It took a long time to go through a grieving process for the life I would never get back and to accept that I was ‘disabled’. In my mind, I didn’t feel disabled. I used to ride bikes, play tennis, dance, water ski, snow ski and was generally very active. I quite quickly had to come to terms with giving all of these things up although I have never fully come to terms with the fact I can’t even go for a long walk.
There have been many occasions when I have been subsumed in tears, many times a flare has become so bad that my husband has had to call an ambulance, and many times of being in low moods and being terrified of impending surgery or what was coming next. It has impacted on relationships, although in many ways it has made the bond with my husband and wider family even stronger. For many, many years I have felt guilt (for being less than independent and having to rely on others), there is also stigma attached to having a long term condition, as if you are somehow ‘different’. You feel sad for the things you have lost and at times inadequate and wretched.
However, out of adversity often comes other benefits and strengths and so this has been for me. Living with Rheumatoid Arthritis has undoubtedly given me the ability to empathise more with others who have long term conditions and with people who have their lives restricted in some way. In the end it means I have set up something that offers vital support for people with rheumatoid arthritis.
Who has supported you most?
My husband Brian has without doubt been my rock. He thought long and hard about taking me, my 3 ½ year old daughter and my Rheumatoid Arthritis on but thank goodness he did! I seriously don’t know what I would have done without him and had I not re-married, my life as a single mother and later as a ‘single’ person would have been immeasurably different and less comfortable.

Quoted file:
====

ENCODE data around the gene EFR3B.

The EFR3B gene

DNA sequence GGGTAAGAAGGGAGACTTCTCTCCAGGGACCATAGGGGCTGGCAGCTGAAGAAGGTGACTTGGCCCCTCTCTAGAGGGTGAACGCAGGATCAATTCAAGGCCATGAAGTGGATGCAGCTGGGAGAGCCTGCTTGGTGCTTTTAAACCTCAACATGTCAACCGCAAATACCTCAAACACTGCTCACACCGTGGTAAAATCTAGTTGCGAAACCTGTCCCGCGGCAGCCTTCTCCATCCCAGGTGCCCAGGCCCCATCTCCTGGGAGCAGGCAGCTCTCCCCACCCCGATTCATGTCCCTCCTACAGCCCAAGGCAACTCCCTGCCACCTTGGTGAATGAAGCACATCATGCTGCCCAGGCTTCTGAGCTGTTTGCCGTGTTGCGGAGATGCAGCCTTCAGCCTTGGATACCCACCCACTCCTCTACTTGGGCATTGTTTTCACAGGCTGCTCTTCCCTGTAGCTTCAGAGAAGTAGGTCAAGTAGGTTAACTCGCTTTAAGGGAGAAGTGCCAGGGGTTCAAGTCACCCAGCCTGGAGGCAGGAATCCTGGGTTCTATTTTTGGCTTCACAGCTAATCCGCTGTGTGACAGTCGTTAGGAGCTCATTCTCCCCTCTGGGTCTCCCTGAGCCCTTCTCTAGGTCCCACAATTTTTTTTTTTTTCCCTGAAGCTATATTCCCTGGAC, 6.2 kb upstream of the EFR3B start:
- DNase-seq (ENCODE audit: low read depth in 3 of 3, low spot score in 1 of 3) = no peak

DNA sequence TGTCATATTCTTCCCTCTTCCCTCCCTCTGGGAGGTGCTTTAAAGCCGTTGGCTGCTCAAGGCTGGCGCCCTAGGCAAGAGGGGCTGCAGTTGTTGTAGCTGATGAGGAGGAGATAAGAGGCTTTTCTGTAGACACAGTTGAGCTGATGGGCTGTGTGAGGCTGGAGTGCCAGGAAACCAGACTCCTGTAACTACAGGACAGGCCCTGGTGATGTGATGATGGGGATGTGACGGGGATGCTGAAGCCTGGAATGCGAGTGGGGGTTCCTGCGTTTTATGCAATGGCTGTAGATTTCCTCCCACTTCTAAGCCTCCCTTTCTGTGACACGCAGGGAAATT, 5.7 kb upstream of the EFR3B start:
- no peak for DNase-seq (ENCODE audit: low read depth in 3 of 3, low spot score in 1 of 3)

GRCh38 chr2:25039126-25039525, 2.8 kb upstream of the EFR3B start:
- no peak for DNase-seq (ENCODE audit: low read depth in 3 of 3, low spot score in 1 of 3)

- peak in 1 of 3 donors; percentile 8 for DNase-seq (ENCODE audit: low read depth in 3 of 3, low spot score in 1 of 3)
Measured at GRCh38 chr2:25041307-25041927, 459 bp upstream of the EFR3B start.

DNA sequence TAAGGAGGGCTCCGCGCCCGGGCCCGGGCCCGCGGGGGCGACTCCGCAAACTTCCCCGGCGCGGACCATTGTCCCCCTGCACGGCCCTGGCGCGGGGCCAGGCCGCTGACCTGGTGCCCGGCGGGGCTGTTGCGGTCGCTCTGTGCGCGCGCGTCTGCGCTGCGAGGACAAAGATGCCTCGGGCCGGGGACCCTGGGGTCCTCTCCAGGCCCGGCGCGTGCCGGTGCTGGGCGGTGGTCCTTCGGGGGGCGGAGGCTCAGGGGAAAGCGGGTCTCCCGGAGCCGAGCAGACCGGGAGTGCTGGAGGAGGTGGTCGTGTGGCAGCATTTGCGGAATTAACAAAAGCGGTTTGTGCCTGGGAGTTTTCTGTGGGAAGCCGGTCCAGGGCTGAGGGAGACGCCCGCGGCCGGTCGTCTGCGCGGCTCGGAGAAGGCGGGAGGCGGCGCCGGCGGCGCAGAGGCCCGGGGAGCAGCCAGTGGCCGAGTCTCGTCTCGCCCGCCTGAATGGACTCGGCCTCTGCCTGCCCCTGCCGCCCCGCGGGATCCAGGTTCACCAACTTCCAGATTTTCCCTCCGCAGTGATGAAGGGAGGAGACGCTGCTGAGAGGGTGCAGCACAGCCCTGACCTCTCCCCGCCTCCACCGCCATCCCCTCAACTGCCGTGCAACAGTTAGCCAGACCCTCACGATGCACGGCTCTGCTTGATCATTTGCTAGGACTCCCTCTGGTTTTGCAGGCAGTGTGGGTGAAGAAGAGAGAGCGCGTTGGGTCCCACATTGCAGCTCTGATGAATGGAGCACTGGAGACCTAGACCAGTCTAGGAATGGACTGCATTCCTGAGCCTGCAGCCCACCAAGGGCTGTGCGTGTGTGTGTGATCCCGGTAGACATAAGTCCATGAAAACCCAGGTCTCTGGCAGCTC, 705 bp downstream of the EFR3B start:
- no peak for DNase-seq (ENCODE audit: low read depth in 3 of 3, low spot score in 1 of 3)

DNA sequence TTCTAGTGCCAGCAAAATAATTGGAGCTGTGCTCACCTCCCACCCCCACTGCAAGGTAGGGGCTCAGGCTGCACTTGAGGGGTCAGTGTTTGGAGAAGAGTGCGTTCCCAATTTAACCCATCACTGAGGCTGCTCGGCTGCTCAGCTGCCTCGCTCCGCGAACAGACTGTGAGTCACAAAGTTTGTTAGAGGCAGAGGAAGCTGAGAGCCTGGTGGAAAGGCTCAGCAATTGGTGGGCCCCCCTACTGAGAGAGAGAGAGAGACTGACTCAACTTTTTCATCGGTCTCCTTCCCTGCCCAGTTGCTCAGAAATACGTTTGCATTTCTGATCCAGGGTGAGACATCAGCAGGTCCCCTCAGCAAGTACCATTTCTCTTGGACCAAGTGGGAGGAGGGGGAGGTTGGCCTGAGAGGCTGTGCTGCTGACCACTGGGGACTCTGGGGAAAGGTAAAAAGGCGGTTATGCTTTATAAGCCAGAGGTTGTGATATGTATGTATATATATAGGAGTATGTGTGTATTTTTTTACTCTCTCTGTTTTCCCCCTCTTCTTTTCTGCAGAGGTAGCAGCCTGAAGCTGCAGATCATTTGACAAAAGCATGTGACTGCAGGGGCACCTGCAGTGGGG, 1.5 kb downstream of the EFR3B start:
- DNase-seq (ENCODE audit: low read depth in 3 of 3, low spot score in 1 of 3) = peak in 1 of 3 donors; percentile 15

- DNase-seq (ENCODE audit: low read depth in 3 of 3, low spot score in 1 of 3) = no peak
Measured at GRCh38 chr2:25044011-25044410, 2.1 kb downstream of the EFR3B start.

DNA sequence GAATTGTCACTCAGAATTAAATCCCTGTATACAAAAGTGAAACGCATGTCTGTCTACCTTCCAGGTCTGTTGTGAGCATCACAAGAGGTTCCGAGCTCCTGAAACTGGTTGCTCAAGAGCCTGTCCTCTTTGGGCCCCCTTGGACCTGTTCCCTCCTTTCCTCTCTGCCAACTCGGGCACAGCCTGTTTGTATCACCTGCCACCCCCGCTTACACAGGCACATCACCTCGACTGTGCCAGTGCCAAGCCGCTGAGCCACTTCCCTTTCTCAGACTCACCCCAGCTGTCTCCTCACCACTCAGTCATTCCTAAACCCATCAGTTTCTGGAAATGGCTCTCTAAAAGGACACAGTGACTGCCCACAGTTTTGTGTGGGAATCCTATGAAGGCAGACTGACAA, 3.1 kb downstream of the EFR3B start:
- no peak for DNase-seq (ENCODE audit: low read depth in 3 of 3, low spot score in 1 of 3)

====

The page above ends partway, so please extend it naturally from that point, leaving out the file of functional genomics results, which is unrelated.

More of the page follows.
My daughter, like me with my father, has only ever known a mother ‘with RA’. One of the benefits of this, although she may not fully realise it, is that she learned to be resilient. When you get knocked over, you get right back up again and carry on. I think that teaching your children to be resilient is one of the most important things a parent can do. My daughter is now, at age 36, also incredibly supportive and we have a close and strong relationship. Wider friends and family and also my staff in NRAS are also incredibly supportive and practically helpful when I need it.
My heart always goes out to people with this painful disease who live on their own. It is quite isolating and awful if you can’t even get out of bed to make yourself a cup of tea when you are having a flare. Having a partner who is there for you and can do the cooking/shopping and just ‘do stuff’ makes the world of difference.
I haven’t really had experience of getting help from another charity before I set up NRAS and this was one of the reasons for doing just that. I wanted to ensure there was indeed support for people with rheumatoid arthritis.
What do you do now?
I am the founder and CEO of the National Rheumatoid Arthritis Society. I started work on the creation of NRAS at the beginning of 2001 following the experience of being on a clinical trial for a new drug which, for the first time in many years, had an impact on my disease and I was then unable to get access to the drug after the trial. I started with a blank piece of paper, we launched in October 2001 and we now employ 24 staff and enjoy a high, international reputation in the field of rheumatology. I had the honour of being awarded an MBE for services to people with RA in the 2016 new year’s honours.
Tell us about the services and campaigns of NRAS
The National Rheumatoid Arthritis Society (NRAS), is the only patient-led organisation in the UK specialising in rheumatoid arthritis (RA) and juvenile idiopathic arthritis (JIA). Due to its targeted focus on RA and JIA, NRAS provides truly expert and wide-ranging services to support, educate and campaign for people living with these complex autoimmune conditions, their families and the health professionals who treat them.